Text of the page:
An audit trail, a document that records the date and time of image and information access by individuals through a healthcare information system, is a federally mandated requirement for any practice treating Medicare beneficiaries. Although not a legal requirement, a medical monitor calibration log file—documentation that a diagnostic image viewing station has been properly calibrated in a timely manner—provides a record that a practice maintains the quality and consistency of its displays.
I have heard of two cases where a PACS administrator was required to provide audit trails and monitor-calibration records. Both cases had to do with the circumstances under which a diagnosis was made, as well as who read the study.
Unfortunately, there are only vague requirements about how long one must keep audit trails of image and information access in PACS and other healthcare information systems.
Audit trails are a clear HIPAA requirement and this is a feature that most medical manufacturers who deal with patient information access have added to their applications. The problem is that many vendors have added proprietary audit trail capabilities to their systems.
There is an Audit Trail and Node Authentication (ATNA) standard that is part of an IHE Infrastructure profile definition, which allows for audit trails to be exchanged in a standard manner. Most manufacturers do not adhere to this standard and store their audit trail a proprietary format, e.g. in an XML file. Some PACS administrators have written their own audit trail application in order to have easy access and search capabilities.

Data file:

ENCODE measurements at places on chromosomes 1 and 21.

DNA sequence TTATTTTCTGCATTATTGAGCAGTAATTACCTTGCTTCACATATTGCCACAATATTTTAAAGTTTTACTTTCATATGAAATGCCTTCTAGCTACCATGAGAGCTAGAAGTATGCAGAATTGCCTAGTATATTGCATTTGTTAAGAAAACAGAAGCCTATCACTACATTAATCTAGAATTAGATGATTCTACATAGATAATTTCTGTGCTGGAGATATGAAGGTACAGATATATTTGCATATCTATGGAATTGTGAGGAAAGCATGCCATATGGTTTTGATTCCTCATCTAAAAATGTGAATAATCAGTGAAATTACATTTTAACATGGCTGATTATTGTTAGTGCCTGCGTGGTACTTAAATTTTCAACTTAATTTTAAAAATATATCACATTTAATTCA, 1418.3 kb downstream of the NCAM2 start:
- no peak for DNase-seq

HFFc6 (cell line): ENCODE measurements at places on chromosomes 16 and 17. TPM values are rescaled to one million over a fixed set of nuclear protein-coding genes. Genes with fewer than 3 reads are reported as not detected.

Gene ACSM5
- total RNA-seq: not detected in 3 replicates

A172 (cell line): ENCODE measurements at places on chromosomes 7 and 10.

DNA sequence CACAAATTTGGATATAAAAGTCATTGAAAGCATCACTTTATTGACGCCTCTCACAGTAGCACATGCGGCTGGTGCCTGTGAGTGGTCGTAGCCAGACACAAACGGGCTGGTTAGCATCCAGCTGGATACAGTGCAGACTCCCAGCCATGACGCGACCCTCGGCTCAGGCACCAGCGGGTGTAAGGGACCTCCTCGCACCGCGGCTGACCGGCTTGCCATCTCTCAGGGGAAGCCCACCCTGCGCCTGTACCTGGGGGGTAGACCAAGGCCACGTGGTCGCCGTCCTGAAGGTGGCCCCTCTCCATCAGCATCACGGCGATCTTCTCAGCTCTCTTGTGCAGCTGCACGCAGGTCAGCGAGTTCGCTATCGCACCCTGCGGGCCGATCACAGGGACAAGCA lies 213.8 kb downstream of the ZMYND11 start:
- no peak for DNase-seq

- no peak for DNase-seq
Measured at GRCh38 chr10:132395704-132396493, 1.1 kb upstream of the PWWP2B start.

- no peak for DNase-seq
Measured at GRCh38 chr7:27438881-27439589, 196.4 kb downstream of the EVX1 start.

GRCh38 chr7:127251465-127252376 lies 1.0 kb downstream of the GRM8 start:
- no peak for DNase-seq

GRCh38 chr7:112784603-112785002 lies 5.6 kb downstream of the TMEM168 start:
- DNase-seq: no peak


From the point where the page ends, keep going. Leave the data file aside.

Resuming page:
Just having an audit trail is not enough; administrators should verify and validate the data in this file on a consistent basis. Imagine that after a complaint is filed it comes to light that no one ever looks at the audit trail. A practice could have a difficult time defending the integrity of its audit trail data. An administrator I know suggested reviewing the audit trail on a bi-weekly basis by taking a random set of studies and clinicians and validating their access privileges.
Unlike the ATNA standard, there is no standard for the output of calibration data from a diagnostic or clinical display station. Chances are, if you have a mix of BARCO, NDS and WIDE monitors in your environment, you'll have three different calibration packages with three different sets of records.
There have been some proposals to standardize this data, but they have not yet gained traction within the DICOM community. (For those interested in the details, the proposals are in Supplement 124 of the DICOM standard, which can be downloaded from the DICOM Web site).
Lastly, if you are planning a major software upgrade, or switching to a different vendor's system, be sure to have a strategy for migrating the audit trails and calibration log files.
Make sure you monitor and keep these files secure. If possible, ask your vendors to deliver the data in a user friendly report and have them support a standard data encoding schema, such as ATNA.